Retiring to make more money

With the economy sputtering, many employees are retiring to make more money.

Many, like my husband, worry that retirement benefits will change in the future and he wants to be "grandfathered" in for the higher benefits. He is planning to retire in June from Milwaukee Public Schools after 16 years at an inner city school. He will receive lifetime health benefits, a pension with a sweetener and severance pay.

The years of being spit and sworn at are paying off. And he is right -- these kinds of packages will become a thing of the past.

Like many retirees, my husband plans to get a low stress, part-time job to keep busy and make more money. After doing the math, we will be better off with him working less. This is a "no-brainer."

He is not alone. More and more retirees plan to work full- or part-time after leaving their career job.

AARP asked 2,001 individuals between 50 and 70 years old who work full- or part-time why they do it and the need for money was the primary response.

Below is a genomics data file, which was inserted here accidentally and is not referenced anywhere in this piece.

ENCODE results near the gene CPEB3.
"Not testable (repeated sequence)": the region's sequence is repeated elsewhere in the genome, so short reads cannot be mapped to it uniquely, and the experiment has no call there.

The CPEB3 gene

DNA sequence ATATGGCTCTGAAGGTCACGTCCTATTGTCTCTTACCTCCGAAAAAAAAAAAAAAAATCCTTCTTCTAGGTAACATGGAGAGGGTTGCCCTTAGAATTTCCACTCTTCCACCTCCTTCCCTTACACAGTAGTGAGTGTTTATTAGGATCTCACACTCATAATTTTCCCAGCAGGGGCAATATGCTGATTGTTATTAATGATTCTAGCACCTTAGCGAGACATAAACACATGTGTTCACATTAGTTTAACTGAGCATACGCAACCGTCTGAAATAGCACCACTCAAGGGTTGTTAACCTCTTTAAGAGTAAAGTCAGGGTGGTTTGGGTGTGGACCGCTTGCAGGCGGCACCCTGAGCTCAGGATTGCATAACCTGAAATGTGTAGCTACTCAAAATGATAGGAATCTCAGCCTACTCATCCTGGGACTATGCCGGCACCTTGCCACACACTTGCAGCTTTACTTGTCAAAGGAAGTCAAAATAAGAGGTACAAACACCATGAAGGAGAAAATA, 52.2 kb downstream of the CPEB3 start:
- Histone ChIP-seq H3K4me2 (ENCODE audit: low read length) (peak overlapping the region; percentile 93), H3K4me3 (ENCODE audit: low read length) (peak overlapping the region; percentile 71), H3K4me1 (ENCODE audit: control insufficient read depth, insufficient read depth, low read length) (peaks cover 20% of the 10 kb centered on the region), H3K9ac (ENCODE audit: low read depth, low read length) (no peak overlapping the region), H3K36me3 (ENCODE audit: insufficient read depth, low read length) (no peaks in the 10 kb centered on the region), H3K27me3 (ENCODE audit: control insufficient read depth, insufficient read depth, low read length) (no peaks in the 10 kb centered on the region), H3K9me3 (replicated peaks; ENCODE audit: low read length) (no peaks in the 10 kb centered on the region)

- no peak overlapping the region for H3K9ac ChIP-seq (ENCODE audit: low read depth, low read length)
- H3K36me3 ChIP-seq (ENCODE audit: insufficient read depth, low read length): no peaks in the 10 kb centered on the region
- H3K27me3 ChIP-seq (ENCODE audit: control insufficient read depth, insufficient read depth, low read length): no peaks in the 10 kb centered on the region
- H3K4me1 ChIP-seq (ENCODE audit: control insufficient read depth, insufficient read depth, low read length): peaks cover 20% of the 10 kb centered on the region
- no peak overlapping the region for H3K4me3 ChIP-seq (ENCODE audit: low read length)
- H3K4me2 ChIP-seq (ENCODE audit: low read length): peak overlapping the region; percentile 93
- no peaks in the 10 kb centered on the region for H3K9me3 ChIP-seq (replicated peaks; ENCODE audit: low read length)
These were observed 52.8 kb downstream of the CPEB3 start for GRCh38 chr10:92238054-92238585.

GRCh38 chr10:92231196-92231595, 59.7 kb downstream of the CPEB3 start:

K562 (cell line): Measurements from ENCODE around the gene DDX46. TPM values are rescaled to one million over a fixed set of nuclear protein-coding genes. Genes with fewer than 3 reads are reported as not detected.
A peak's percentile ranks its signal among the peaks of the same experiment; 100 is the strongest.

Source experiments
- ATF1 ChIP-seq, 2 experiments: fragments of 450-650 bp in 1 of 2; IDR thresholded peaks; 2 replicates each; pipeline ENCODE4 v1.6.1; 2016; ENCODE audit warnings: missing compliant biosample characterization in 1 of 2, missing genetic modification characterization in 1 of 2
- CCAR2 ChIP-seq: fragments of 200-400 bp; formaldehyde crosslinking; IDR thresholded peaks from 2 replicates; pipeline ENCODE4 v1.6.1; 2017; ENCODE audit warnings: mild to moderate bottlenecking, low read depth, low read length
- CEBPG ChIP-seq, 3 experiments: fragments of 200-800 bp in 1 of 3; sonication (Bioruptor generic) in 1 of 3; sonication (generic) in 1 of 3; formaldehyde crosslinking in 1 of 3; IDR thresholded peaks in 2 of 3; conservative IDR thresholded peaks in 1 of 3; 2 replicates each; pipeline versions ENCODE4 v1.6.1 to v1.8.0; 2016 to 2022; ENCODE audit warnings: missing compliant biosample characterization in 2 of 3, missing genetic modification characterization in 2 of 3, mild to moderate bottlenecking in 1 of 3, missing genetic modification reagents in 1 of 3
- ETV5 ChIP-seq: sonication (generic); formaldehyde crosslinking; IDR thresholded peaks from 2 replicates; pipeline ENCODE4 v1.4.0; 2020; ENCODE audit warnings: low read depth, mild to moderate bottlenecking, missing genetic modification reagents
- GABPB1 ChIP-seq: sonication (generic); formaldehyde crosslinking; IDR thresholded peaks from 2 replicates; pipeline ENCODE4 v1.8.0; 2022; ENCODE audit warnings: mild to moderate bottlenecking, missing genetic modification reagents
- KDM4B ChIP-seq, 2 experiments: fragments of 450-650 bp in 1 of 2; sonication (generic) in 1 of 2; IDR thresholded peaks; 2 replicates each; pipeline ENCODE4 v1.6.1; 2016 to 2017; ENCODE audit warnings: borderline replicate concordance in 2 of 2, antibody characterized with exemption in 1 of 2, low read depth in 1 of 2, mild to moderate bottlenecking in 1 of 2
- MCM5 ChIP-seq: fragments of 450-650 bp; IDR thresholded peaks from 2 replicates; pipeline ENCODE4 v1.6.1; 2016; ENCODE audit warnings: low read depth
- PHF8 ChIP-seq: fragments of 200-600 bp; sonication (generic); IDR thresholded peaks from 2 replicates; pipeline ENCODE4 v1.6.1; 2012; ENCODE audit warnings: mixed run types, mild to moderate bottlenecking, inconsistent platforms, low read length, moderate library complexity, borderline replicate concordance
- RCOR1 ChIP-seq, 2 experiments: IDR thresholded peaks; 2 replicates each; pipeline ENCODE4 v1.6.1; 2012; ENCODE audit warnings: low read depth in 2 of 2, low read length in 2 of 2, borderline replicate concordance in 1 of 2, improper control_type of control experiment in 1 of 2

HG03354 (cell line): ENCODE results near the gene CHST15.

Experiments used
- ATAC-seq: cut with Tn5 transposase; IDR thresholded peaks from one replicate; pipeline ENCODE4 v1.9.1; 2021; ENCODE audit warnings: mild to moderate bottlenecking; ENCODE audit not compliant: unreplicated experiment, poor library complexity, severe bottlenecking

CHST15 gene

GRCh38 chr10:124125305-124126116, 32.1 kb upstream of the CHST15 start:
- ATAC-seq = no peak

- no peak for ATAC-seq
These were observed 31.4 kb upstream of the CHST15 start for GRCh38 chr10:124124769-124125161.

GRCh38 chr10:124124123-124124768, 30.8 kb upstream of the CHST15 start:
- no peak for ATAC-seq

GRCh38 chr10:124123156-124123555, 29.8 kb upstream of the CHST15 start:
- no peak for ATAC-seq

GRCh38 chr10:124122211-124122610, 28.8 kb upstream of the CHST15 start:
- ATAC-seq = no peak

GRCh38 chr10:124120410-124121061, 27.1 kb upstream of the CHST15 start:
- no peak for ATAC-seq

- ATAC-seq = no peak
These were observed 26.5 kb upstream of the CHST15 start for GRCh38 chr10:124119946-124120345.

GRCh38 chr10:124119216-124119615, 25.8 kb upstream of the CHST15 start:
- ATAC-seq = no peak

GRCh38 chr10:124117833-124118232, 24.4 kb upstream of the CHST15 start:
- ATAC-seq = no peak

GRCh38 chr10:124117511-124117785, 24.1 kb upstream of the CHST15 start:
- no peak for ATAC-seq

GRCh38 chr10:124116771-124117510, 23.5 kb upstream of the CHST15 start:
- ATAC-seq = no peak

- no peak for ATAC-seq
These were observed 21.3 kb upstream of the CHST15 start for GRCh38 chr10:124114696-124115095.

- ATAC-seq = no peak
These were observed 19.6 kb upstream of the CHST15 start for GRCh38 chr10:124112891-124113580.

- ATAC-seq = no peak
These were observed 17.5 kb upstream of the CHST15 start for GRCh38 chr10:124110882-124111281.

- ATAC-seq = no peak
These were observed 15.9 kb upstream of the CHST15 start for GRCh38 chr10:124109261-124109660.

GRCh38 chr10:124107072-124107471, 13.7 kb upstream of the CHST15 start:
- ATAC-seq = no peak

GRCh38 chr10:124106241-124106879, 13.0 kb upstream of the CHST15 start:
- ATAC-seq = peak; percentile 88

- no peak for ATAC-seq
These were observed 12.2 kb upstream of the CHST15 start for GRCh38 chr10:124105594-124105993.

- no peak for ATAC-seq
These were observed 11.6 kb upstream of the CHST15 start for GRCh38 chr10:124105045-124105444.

And people plan to work longer. In 1997, AARP started asking people at what age they planned to retire, and the response was mid to late 60s. In the latest survey, almost half the respondents said they plan to work into their 70s or beyond.

That is true for us. We plan to work as long as we are physically able. While we want to go south for part of the winter and have time for golf, our idea of retirement is not sitting in a fishing boat or a gated community. We want to stay involved in the community and go to concerts, baseball games and plays.

Our plan is to have him take Social Security at age 62 and me at age 66. We are simply playing the odds that I will probably outlive him. Either way, the survivor will get the higher benefit from my Social Security.

Since there are mandatory withdrawals from IRAs at 70-1/2, we are taking some of the money now as an annuity so we don't kick into a higher tax bracket in the future.

After doing the math, it looks like we will make more money after the hubby retires.

Barbara Bartlein is the People Pro. For her FREE e-mail newsletter, please visit: The People Pro.
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